The majority of states have preferred to remedy spoliation of evidence and the resulting damage to a party’s case or defense, through sanctions or by giving adverse inference instructions to juries. Sanctions can include the dismissal of claims or defenses, preclusion of evidence, and the granting of summary judgment for the innocent party.

Three Common Remedies Of Spoliation.

While a civil litigation court’s discretion is wide in imposing sanctions and remedies regarding the destruction, alteration or loss of evidence, there are three remedies generally used in a claim of spoliation.

1.  The jury is instructed that there is a presumption that the missing evidence would have harmed the spoliator. 

2.  Testimony about the evidence is excluded.

3.  The case is dismissed. 

Spoliation of Evidence and Legal Malpractice


As shown above, the consequence of spoliation of evidence can be dire. Thus, if an attorney is responsible for or does not prevent the spoliation of evidence, her or she may be liable for legal malpractice. Malpractice could arise from the following situation:

  • The attorney loses the evidence’
  • The attorney has requested or authorizes destructive testing;
  • The attorney does not properly instruct the client or expert about the need to preserve the evidence; or
  • The attorney exacerbates the spoliation by not being candid with the opposing party and the court or attempts to conceal the spoliation.

Given the stakes involved, it is important to timely advise clients and experts regarding the need to preserve evidence and the consequences of spoliation.


Spoliation cases seem to be on the rise. Although this is unfortunate, some outlines have begun to emerge in how to address the problem and how courts tend to deal with it. Creative use of discovery is an important factor in uncovering whether spoliation has taken place at all. It is also an important tool for making sure to establish the requisites of a spoliation problem, give careful thought to choosing an appropriate sanction. Fairness calls for nothing less.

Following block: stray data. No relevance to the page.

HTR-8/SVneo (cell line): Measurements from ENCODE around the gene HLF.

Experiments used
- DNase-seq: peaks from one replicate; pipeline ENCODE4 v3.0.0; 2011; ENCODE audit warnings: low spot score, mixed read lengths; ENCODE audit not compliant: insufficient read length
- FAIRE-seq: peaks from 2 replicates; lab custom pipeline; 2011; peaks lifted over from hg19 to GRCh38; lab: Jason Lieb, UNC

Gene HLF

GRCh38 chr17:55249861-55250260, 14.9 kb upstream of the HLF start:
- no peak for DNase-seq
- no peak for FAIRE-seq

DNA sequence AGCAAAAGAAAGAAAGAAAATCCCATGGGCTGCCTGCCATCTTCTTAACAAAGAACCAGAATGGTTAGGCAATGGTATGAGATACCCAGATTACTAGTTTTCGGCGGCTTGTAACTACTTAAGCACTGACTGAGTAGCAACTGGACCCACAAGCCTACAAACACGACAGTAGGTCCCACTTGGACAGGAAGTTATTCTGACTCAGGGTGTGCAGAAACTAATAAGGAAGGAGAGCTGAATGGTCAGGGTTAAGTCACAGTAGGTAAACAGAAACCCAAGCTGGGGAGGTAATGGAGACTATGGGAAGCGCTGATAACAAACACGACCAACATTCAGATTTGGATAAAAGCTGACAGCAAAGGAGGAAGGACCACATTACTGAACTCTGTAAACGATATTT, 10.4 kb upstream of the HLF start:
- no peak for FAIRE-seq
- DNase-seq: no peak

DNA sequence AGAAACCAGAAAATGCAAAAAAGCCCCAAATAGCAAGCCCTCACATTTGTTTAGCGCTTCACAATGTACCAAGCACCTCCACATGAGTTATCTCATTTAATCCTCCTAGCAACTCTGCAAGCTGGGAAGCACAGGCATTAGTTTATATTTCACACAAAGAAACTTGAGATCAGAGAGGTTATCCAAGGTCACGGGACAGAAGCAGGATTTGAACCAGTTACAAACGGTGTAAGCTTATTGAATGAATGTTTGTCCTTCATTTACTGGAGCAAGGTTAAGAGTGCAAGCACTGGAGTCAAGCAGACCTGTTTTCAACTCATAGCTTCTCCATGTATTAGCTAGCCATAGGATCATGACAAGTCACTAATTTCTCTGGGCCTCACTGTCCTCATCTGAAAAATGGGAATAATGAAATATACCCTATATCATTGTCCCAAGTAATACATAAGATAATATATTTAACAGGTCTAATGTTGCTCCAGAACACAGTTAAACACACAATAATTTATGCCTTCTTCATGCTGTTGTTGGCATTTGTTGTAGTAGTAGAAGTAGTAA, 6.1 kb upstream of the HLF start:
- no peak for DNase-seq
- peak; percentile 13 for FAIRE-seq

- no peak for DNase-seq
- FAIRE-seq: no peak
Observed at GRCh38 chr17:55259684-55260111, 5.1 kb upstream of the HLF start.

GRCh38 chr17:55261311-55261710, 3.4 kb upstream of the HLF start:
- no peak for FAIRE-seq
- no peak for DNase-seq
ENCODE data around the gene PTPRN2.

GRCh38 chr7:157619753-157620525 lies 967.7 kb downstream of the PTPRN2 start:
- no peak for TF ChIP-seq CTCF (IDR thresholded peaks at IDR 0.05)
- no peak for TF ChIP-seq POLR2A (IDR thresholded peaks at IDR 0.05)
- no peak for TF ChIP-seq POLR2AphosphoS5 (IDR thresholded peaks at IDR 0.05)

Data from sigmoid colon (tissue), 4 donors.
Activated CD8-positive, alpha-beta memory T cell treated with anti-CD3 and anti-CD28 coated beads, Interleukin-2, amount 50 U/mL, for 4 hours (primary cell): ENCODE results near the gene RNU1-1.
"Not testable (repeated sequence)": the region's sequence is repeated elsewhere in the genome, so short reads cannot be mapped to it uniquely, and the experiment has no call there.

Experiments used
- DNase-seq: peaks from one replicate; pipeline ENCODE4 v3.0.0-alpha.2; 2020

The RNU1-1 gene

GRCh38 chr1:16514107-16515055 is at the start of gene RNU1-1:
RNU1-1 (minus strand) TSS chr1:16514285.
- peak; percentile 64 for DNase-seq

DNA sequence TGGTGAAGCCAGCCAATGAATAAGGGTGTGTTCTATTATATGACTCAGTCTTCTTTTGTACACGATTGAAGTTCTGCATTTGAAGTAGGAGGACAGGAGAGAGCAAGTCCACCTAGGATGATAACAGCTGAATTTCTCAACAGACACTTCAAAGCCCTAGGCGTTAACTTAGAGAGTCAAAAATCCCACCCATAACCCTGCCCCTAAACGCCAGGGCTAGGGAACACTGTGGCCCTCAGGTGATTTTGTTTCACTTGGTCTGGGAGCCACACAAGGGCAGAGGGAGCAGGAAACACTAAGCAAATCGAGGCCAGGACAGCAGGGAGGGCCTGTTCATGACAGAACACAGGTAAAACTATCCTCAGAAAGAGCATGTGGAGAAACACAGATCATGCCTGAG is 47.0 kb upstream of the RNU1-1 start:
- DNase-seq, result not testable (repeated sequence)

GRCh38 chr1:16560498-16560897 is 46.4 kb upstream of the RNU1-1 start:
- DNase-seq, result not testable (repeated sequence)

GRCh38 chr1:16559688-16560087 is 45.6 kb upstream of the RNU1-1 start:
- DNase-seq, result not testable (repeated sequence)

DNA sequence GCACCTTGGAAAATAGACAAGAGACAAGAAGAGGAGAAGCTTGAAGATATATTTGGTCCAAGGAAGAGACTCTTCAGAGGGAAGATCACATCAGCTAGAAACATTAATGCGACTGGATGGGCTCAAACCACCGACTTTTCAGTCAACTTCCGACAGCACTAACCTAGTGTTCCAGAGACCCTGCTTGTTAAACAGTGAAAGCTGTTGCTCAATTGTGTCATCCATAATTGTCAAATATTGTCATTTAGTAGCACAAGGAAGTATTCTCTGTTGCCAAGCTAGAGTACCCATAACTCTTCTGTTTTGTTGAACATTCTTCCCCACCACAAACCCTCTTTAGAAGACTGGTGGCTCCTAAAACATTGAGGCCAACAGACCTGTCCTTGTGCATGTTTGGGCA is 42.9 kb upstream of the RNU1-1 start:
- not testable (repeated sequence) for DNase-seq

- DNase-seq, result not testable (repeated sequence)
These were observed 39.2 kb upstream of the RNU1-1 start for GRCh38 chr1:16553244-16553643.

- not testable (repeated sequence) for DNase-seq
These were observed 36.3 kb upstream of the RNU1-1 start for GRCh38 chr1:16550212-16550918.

The Solution: 

Digital4nx Group, Ltd. assists in the identification, collection, preservation and analysis of electronically stored information contained on computers, laptops, tablets, smartphones, USB media devices, and more…even that which is damaged or thought to be lost. With over a decade with proven subject matter experience in digital forensic investigations and ediscovery services, we can provide assistance, including onsite collection and analysis, finding deleted text messages and emails and their analysis, data recovery from archives, database and network forensics. We can even find evidence of “Scrubbing,” the advertent removal of files and the act of covering them with some other data.

Often we advise clients to get a digital forensics expert involved early to help develop a plan to prevent claims of spoliation. If you have experienced an occurrence requiring a forensic investigation, be sure to take measures necessary to preserve evidence by contacting us directly or visiting our website (www.digital4nxgroup.com).

Rob Kleeger

Digital4nx Group, Ltd., 8 South Main Street - Unit 70, Marlboro Township, NJ, 07746, United States

Rob Kleeger is the Founder and Managing Director of Digital4nx Group, a boutique firm which offers regional digital forensics services for plaintiffs and defendants in various civil and criminal legal matters. Digital4nx Group provides Digital Forensic Investigations, Electronic Discovery Consulting and Advisory Service, Incident Response to Data Breaches and Cyber Security services.